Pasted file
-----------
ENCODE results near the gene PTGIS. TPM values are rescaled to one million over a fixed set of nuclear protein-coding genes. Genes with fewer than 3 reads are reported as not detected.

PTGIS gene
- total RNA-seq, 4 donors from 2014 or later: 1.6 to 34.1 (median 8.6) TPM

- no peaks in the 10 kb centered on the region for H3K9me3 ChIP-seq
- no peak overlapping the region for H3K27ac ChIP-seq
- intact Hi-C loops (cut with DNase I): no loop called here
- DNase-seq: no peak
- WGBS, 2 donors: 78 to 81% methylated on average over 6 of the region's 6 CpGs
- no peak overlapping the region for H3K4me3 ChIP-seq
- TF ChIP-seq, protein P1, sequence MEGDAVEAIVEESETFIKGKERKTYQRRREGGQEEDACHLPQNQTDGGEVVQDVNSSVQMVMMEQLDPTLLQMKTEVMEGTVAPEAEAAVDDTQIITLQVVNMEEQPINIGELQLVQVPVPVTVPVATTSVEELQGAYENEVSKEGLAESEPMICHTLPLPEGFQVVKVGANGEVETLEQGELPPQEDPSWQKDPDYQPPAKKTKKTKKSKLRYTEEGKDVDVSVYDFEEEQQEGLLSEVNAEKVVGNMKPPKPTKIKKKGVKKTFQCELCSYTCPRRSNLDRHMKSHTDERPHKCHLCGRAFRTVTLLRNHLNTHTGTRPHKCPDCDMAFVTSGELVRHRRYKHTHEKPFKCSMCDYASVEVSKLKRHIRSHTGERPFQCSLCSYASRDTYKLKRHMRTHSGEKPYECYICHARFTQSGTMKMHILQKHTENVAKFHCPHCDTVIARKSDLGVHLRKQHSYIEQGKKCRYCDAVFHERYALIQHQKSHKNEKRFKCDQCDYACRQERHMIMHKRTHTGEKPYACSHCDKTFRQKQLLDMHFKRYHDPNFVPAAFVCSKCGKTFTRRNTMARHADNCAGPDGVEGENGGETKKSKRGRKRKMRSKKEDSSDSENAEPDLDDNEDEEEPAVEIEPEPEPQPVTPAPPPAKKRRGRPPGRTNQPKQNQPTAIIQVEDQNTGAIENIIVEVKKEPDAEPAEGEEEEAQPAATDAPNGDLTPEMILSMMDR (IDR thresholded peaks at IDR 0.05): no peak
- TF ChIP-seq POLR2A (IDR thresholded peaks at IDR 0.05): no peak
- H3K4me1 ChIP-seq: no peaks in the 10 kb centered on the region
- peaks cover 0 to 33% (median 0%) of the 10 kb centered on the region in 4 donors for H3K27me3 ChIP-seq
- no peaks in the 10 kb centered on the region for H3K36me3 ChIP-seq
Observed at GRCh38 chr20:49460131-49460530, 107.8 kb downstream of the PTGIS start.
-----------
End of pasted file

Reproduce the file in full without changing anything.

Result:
ENCODE results near the gene PTGIS. TPM values are rescaled to one million over a fixed set of nuclear protein-coding genes. Genes with fewer than 3 reads are reported as not detected.

PTGIS gene
- total RNA-seq, 4 donors from 2014 or later: 1.6 to 34.1 (median 8.6) TPM

- no peaks in the 10 kb centered on the region for H3K9me3 ChIP-seq
- no peak overlapping the region for H3K27ac ChIP-seq
- intact Hi-C loops (cut with DNase I): no loop called here
- DNase-seq: no peak
- WGBS, 2 donors: 78 to 81% methylated on average over 6 of the region's 6 CpGs
- no peak overlapping the region for H3K4me3 ChIP-seq
- TF ChIP-seq, protein P1, sequence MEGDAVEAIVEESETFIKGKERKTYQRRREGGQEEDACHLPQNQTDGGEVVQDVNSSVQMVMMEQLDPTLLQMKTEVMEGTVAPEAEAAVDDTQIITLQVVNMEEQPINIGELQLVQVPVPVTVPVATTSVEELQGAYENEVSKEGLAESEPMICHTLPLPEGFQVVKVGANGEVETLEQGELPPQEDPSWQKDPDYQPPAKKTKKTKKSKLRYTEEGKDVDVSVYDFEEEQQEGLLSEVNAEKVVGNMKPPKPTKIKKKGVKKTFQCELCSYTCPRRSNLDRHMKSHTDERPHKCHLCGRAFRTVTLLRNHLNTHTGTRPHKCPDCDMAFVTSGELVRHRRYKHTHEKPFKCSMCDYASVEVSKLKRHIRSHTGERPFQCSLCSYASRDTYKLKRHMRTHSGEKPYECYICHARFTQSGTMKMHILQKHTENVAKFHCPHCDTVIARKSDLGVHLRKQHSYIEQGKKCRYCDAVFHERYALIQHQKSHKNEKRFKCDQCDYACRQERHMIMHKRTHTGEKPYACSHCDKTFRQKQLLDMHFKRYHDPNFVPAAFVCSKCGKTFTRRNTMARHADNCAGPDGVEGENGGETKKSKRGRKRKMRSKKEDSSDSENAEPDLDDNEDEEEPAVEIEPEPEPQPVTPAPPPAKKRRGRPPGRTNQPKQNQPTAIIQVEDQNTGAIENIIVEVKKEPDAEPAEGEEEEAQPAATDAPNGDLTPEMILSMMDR (IDR thresholded peaks at IDR 0.05): no peak
- TF ChIP-seq POLR2A (IDR thresholded peaks at IDR 0.05): no peak
- H3K4me1 ChIP-seq: no peaks in the 10 kb centered on the region
- peaks cover 0 to 33% (median 0%) of the 10 kb centered on the region in 4 donors for H3K27me3 ChIP-seq
- no peaks in the 10 kb centered on the region for H3K36me3 ChIP-seq
Observed at GRCh38 chr20:49460131-49460530, 107.8 kb downstream of the PTGIS start.